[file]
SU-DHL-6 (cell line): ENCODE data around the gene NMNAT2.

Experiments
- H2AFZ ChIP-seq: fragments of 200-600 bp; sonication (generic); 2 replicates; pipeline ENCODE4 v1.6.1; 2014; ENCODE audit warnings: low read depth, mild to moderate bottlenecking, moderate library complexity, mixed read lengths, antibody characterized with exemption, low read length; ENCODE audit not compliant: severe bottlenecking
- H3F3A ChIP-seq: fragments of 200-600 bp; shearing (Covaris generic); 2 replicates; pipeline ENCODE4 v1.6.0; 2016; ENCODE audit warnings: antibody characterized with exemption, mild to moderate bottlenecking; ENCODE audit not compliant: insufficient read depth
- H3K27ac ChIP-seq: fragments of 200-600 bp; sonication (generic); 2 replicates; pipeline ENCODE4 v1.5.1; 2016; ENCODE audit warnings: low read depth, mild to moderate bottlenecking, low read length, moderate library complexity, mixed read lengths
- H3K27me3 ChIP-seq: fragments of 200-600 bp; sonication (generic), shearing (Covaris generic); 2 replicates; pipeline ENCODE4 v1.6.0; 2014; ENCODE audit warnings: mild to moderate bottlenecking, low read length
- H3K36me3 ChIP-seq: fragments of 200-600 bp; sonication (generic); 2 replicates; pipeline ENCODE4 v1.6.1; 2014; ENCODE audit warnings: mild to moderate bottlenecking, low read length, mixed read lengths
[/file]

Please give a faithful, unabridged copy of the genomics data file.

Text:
SU-DHL-6 (cell line): ENCODE data around the gene NMNAT2.

Experiments
- H2AFZ ChIP-seq: fragments of 200-600 bp; sonication (generic); 2 replicates; pipeline ENCODE4 v1.6.1; 2014; ENCODE audit warnings: low read depth, mild to moderate bottlenecking, moderate library complexity, mixed read lengths, antibody characterized with exemption, low read length; ENCODE audit not compliant: severe bottlenecking
- H3F3A ChIP-seq: fragments of 200-600 bp; shearing (Covaris generic); 2 replicates; pipeline ENCODE4 v1.6.0; 2016; ENCODE audit warnings: antibody characterized with exemption, mild to moderate bottlenecking; ENCODE audit not compliant: insufficient read depth
- H3K27ac ChIP-seq: fragments of 200-600 bp; sonication (generic); 2 replicates; pipeline ENCODE4 v1.5.1; 2016; ENCODE audit warnings: low read depth, mild to moderate bottlenecking, low read length, moderate library complexity, mixed read lengths
- H3K27me3 ChIP-seq: fragments of 200-600 bp; sonication (generic), shearing (Covaris generic); 2 replicates; pipeline ENCODE4 v1.6.0; 2014; ENCODE audit warnings: mild to moderate bottlenecking, low read length
- H3K36me3 ChIP-seq: fragments of 200-600 bp; sonication (generic); 2 replicates; pipeline ENCODE4 v1.6.1; 2014; ENCODE audit warnings: mild to moderate bottlenecking, low read length, mixed read lengths